• For the bulk of the field, entrance to the tournament is based on building a strong season-long resume. This year, however, for Metro Atlantic Athletic Conference champion Canisius, earning a spot meant finding a spark at just the right time.
The Golden Griffins (6-7, 5-3 MAAC), who are set to play No. 1 seed Loyola on Saturday, suffered a discouraging four-game losing streak during the middle of the season, capped by a 14-2 loss to conference power Siena. The team was racked by injuries, especially at defense and the faceoff position, forcing coach Randy Mearns to experiment with his roster.
"It was a downward spiral," Mearns said.
Midfielder Kevin Collins moved from midfield to long-stick midfielder just four weeks ago, shoring up the midfield defense. Freshman defenseman Adam Donnor found a spot on the starting defense and played admirably through the MAAC tournament. Faceoff man Mike Moran started to find consistency. And a better defense helped the team's strongest position, an attack unit featuring senior Simon Giourmetakis (47 points), Jimmy Haney (36 points) and Travis Gibbons (34 points).
•Maryland and Lehigh are both entering the postseason with sub-.500 faceoff percentages. The Terps, who will split between freshman Charlie Raffa and junior Curtis Holmes (McDonogh), are at 49 percent. Lehigh, led by Ryan Snyder, is at 48.9 percent.
But that doesn't mean those teams don't have a shot at a national title. Sub-.500 teams have won the title four times snice 1992, including Virginia last year (49.4 percent). The others were Princeton in 1992, 1998 and 2001. The best faceoff percentage for a title-winner was Syracuse in 2000; it won 67.7 percent with Chris Cercy taking faceoffs and Sam Bassett on the wings.
•There's recent precedent for a true freshman goalie to win the national championship. Since the NCAA tournament started in 1972, it's happened six times. Lehigh's Matthew Poillon (6.94 goals-against average, .595 save percentage) and Syracuse's Bobby Wardwell (8.37, .537) hope to add to that list.
In the past five years, Duke's Dan Wigrizer won the title in 2010, and John Galloway did it at Syracuse in 2008.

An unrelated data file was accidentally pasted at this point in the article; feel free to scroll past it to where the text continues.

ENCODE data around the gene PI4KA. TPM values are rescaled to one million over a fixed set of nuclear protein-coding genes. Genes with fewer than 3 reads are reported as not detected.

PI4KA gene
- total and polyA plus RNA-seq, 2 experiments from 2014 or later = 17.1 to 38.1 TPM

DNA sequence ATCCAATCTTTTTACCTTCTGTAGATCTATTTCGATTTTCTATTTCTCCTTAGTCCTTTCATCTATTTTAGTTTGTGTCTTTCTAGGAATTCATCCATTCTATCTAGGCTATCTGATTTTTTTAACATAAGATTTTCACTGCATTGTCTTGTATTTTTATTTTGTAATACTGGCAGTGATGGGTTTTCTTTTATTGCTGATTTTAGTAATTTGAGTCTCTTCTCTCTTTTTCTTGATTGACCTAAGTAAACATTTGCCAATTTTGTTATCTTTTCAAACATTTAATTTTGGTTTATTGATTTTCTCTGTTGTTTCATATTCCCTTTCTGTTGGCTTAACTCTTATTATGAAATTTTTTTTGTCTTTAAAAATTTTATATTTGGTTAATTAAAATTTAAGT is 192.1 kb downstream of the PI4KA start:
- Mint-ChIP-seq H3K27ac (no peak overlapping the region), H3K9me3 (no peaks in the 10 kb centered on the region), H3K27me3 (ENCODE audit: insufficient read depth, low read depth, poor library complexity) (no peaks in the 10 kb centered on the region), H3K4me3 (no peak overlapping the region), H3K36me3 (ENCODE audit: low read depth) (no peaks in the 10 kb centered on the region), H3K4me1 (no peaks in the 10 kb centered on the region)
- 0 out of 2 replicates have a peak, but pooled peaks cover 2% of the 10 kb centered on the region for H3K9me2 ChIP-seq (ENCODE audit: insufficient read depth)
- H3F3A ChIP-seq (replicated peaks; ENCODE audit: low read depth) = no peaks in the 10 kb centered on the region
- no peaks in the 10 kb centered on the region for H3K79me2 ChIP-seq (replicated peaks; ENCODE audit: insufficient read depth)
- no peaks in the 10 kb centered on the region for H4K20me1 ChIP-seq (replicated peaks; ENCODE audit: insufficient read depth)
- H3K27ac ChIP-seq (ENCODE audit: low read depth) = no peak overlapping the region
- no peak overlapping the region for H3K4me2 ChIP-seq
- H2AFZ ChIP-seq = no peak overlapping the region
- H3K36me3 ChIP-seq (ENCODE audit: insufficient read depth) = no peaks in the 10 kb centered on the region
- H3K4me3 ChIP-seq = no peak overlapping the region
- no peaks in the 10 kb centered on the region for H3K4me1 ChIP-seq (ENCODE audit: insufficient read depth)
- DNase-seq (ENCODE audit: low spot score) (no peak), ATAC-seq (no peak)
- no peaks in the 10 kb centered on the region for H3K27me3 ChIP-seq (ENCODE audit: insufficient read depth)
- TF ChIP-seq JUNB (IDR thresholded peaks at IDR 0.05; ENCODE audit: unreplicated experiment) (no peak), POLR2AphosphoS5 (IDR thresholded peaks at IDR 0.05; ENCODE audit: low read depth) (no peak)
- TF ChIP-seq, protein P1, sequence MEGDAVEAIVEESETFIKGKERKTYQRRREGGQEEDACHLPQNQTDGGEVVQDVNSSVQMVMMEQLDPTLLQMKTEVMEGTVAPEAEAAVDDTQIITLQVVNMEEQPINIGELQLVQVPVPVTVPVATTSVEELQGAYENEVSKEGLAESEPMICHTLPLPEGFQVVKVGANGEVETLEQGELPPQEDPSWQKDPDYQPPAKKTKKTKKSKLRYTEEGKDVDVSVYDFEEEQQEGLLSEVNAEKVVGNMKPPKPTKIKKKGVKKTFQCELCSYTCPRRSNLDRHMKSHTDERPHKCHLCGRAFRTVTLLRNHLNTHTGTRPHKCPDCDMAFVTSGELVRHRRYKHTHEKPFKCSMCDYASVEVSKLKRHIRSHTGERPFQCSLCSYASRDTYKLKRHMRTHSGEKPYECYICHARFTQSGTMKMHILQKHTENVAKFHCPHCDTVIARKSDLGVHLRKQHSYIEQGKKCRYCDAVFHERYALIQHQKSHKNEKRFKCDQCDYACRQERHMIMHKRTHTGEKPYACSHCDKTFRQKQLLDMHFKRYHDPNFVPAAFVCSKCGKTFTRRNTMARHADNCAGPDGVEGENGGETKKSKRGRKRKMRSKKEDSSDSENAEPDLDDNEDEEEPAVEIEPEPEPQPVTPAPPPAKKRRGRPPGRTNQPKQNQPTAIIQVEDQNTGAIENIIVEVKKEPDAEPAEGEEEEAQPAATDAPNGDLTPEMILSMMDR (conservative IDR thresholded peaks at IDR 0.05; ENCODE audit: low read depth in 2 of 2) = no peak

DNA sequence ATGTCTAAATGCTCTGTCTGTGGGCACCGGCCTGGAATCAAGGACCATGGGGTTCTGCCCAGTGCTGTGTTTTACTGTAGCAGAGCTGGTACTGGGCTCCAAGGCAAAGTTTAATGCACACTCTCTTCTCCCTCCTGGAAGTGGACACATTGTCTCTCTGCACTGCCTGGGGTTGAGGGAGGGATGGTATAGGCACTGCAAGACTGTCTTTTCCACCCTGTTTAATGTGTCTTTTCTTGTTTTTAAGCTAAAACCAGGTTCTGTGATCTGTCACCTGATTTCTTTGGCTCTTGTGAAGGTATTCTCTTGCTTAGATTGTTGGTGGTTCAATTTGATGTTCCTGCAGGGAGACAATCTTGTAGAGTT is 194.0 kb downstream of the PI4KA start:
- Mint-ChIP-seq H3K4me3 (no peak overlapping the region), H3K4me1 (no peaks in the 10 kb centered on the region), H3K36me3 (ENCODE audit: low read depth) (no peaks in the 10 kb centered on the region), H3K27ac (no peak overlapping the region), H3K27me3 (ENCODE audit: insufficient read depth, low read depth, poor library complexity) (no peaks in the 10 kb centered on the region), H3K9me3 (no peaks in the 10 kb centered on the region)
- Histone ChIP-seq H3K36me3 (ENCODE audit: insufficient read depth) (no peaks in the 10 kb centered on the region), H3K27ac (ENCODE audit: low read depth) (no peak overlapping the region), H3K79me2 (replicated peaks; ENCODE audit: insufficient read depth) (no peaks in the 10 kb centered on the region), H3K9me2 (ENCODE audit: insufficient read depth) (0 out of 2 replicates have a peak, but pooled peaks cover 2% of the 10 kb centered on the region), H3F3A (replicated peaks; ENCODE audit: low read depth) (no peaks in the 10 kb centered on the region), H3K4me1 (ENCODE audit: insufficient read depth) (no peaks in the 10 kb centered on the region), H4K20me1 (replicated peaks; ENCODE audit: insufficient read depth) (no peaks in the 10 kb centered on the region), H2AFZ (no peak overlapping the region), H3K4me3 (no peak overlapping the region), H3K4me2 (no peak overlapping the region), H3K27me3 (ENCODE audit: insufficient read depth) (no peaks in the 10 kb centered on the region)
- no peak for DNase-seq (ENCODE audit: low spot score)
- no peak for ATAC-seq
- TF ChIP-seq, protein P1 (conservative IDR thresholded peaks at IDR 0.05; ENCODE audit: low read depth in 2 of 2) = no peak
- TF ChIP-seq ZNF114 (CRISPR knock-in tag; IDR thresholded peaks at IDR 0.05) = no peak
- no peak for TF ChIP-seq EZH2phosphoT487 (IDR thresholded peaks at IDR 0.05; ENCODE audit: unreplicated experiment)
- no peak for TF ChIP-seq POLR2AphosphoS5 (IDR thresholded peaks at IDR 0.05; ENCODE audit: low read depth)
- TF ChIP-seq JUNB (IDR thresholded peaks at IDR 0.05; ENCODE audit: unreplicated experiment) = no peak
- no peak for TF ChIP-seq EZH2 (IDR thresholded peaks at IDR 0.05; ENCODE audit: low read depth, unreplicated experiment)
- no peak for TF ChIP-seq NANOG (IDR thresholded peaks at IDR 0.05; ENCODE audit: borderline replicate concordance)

The others were Rodney Rullman at Virginia in 1972, Kevin Mahon at Johns Hopkins in 1974, Quint Kessenich at Hopkins in 1987 and Derek Kenney at Virginia in 1999. Like Wardwell, Kessenich and Mahon became the starters midseason.
•From top to bottom, Colgate and Massachusetts are similar. The two programs play an up-tempo style of lacrosse and have strikingly similar philosophies on the offensive end. However, the story of Saturday's game begins as it likely might end — with two of the nation's most illustrious attackmen.
Will Manny of UMass and Peter Baum of Colgate are the only two Tewaaraton Award finalists who meet in the first round. Opposing coaches have them on their radars.
"He has an uncanny ability to get his shot off and get it on goal with a lot of velocity, set shot, runner, sweep he can do it all," UMass coach Greg Cannella said of Baum.
Of Manny, Colgate coach Mike Murphy said: "He is a dynamic player with his speed and riding; he's just relentless. He's a phenomenal player."
UMass has history on its side in the matchup. It has made it to the NCAA tournament 19 times, the ninth-most for any program; Colgate has been once.
•Key changes have Syracuse as a dangerous — and in many ways much different — team than it was during its struggles throughout the season. The Orange avoided becoming only the third Syracuse team to miss the NCAA tournament since 1979 (with 1982, 2007 the others). Syracuse meets Duke in the first round Saturday.
Changes include the emergence of Wardwell, who's been the Orange's third starting goalie since Syracuse's 10-9 victory over Princeton on April 7; the inclusion of freshman Matt Walters on man-up situations, which at one time this season was 9-for-32 before coach John Desko made changes; winning ground balls ; and a greater sense of urgency by senior leaders Bobby Eilers and Tommy Palasek.
"We're more confident in our faceoffs, and the man-up has definitely improved the last third half of the season," Desko said. "When the defense is playing well, it's easier for the offense to play when we're not playing catch-up like we were in a lot of our games this year."Copyright © 2014, The Baltimore Sun